As a teenager, I suffered from low self-esteem, unexplainable anger and bouts of anxiety and depression. This informed my behaviour: impulsiveness, drinking and trouble at home and school. In fact, I spent more time out of school than in! If only I’d had a means to express my feelings, to channel my complex coil of emotions. 

Enterprises like Make (Good) Trouble are essential if other suffering teens are to make a difference in the world, inspiring creativity and motivation. As a journalist, I feel that nothing boosts self-confidence more than completing a project and seeing the results. “I would love to help,” I enthused, leaving with Daisy’s number and feeling warm inside and out. 

I was delighted when Daisy scheduled a meeting to discuss my involvement with Make (Good) Trouble. She explained how revered the enterprise has become, securing a donation from Sussex Police. “We have Project Poppy coming up, which looks at women’s mental health in the First World War. It’ll be perfect for you.”

My Grandad is a Holocaust survivor, so I am familiar with the impact of war. A survivor of three camps, Grandad has harrowing memories which he seldom discusses. He was taken away from his mother as a child, and never saw her again. Nobody knows what became of her. A story lost. 

Indeed, the impact of war on women is rarely considered. I realised that in learning about the First World, the experiences of wives, of female nurses and doctors were not taught. With a Mum who won the NHS “Woman of the Year” award, I know how strong women are. It is imperative that the stories of these heroes be told. 

Meeting with Tayler, Daisy’s sister and project leader, I was amazed at her research and determination to bring the project to fruition. “Mental health is a current issue”, Tayler said. “We want young people to get involved and to compare mental health then with what’s happening today. We want everyone involved in the project to help build a picture of a fictional woman, Poppy, who lived through the War and use media to flesh out what her experiences might have been, to bring her to life.”

This project is part of the First World War Centenary, a programme set up by the National Lottery Heritage Fund that aims to help people understand the war, uncover its stories and explore what it means to us today, creating a link between then and now. Project Poppy participants will research the subject and create a film and a blog detailing the process, plus a presentation for schools.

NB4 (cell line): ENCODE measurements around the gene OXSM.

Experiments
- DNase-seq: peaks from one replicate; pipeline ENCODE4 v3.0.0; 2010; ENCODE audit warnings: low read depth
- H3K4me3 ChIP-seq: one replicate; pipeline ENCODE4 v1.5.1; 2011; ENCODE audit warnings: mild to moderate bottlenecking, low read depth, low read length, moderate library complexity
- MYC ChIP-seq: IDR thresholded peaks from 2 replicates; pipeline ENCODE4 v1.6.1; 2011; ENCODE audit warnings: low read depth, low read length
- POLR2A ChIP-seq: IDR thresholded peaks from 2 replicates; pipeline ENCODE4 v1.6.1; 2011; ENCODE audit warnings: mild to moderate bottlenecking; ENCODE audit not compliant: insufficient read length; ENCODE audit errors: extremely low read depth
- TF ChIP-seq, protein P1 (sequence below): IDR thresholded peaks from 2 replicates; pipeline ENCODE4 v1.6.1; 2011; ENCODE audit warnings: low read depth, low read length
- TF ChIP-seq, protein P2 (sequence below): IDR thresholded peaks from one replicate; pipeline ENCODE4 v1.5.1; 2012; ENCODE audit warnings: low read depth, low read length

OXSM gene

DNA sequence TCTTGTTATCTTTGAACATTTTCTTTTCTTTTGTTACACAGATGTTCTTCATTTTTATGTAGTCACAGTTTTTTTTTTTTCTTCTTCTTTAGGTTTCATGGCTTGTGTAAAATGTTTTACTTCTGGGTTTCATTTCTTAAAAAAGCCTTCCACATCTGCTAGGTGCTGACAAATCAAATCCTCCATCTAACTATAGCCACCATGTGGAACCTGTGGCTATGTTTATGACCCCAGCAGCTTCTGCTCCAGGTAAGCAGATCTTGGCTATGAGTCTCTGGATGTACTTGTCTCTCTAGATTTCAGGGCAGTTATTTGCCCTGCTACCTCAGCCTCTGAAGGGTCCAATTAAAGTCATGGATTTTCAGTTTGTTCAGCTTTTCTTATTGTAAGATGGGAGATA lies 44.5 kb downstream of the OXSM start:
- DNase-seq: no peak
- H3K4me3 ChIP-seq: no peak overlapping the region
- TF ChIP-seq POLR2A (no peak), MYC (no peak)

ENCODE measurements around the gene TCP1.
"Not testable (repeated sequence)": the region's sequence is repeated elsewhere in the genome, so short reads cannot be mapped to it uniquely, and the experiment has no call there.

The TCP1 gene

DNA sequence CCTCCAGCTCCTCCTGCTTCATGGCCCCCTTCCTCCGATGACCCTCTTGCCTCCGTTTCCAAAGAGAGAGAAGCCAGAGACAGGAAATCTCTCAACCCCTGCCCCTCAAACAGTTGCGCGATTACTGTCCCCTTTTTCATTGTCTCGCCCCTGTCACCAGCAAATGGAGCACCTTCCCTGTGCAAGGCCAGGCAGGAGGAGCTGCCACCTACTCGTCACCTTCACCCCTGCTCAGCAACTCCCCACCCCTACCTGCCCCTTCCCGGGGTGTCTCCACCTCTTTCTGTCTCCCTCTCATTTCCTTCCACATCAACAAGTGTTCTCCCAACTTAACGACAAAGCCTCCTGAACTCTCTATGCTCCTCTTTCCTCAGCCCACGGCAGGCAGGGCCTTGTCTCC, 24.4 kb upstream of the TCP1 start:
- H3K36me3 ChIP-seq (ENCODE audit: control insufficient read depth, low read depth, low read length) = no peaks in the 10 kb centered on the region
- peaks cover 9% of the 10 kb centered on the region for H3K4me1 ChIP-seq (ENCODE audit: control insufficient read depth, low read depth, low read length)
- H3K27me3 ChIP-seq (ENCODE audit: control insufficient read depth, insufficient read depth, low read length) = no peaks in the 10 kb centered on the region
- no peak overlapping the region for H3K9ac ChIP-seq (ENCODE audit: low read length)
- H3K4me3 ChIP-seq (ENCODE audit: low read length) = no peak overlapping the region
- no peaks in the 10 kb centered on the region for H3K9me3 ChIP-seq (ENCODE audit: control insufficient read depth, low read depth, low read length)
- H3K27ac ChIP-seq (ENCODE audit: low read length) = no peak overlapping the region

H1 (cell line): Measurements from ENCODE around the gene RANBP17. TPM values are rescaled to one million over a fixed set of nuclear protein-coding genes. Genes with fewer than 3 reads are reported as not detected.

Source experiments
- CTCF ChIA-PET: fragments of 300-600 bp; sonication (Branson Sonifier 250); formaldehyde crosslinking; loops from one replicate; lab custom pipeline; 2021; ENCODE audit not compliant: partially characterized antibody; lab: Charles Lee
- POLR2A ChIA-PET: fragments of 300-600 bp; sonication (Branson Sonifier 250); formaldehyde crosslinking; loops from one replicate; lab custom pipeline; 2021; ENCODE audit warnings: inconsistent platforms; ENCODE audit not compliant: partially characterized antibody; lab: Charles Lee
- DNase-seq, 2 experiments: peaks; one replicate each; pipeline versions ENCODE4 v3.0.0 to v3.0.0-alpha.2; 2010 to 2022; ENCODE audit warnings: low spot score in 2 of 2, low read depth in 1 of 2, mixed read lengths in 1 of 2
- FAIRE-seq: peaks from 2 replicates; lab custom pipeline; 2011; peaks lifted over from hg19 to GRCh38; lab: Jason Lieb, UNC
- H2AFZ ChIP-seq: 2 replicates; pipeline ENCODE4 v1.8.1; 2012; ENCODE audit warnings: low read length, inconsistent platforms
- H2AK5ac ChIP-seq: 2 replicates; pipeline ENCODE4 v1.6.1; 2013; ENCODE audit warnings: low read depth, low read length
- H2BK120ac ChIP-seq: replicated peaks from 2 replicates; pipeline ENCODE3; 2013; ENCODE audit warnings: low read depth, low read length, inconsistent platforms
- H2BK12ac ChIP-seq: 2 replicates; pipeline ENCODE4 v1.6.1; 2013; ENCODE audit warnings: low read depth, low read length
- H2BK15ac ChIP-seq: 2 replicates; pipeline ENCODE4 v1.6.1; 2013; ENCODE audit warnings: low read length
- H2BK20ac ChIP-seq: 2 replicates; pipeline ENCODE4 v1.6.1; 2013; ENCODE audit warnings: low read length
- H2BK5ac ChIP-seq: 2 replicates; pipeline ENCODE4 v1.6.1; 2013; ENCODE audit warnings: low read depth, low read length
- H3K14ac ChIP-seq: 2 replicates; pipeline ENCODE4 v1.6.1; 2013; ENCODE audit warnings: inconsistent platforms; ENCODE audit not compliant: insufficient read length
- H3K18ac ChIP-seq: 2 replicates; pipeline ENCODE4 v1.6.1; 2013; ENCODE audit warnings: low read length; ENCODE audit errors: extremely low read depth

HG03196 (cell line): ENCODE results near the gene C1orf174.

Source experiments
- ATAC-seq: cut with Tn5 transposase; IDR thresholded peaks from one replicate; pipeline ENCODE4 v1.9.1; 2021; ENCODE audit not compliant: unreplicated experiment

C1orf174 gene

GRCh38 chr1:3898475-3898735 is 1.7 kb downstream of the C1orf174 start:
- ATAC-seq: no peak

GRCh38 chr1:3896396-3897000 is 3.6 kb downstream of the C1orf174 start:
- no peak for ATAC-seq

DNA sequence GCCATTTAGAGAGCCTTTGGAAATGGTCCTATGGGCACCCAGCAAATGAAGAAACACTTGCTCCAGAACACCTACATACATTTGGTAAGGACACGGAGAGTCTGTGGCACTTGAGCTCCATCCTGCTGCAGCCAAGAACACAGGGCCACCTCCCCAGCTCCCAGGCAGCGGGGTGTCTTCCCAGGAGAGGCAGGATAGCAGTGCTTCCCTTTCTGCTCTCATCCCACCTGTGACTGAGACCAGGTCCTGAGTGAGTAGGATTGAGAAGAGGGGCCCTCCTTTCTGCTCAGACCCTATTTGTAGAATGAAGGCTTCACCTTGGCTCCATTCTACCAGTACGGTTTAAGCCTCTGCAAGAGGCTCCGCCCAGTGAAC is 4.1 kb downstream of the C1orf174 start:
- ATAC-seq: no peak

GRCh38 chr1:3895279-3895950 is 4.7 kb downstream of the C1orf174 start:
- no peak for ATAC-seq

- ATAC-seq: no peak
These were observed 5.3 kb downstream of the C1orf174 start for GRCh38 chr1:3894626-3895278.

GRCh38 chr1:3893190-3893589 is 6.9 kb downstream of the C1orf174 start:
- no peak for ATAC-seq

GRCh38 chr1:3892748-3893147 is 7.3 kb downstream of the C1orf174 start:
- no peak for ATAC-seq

Students at Hove Park School are participating in the project and we met up with them before the schools were closed due to the coronavirus. I was struck by the young people there, their compassion and confidence as they created diagrams of influences on mental health, both in the First World War and now. “Have you ever had mental health issues?” one girl asked. “Most of us have.” I was confused:  happy with her openness, but sad at the prevalence of mental health issues she had expressed. 

Walking home from the school that day, I was lost in thought. Isn’t it great how open young people are about mental health now, actively wanting to enact change? I smile. One thing’s certain: It’s incredible how interrupting someone’s cooking caused me to get involved with such an inspiring project.

Jan Edwards

We’re having to re-think Project Poppy due to the coronavirus lockdown. Make (Good) Trouble is now looking at ways to share the project online which will mean that more young people can get involved if they’re interested. Watch this space!

Hands up if you’ve read the Terms & Conditions when you signed up for a social media account (or anything else online for that matter!)?

The Children’s Commissioner tested social media platforms’ terms & conditions out on children and none of the kids they asked understood them. Did you know that:

“Snapchat can publically display or sell any content young person puts on Live or Local Snapchat, meaning they can use a young person’s face and voice in any way, how Instagram can read a user’s Direct Messages and how all companies collect a range of person information including how long you spend on certain pages, where you are and who is in your phone book. They remind children that YouTube is owned by Google, so if you create a YouTube account, your data will be collected by Google and linked to other information Google has about you.” (childrenscommissioner.gov.uk)

Thankfully, the Children’s Commissioner has published handy versions for us so we can better understand what we’re all signing up to. If you’re a parent, you could use these to discuss them with your children.

We don’t think parents should ban kids from using social media. We do think children (and everyone else) should properly understand what they’re signing up to.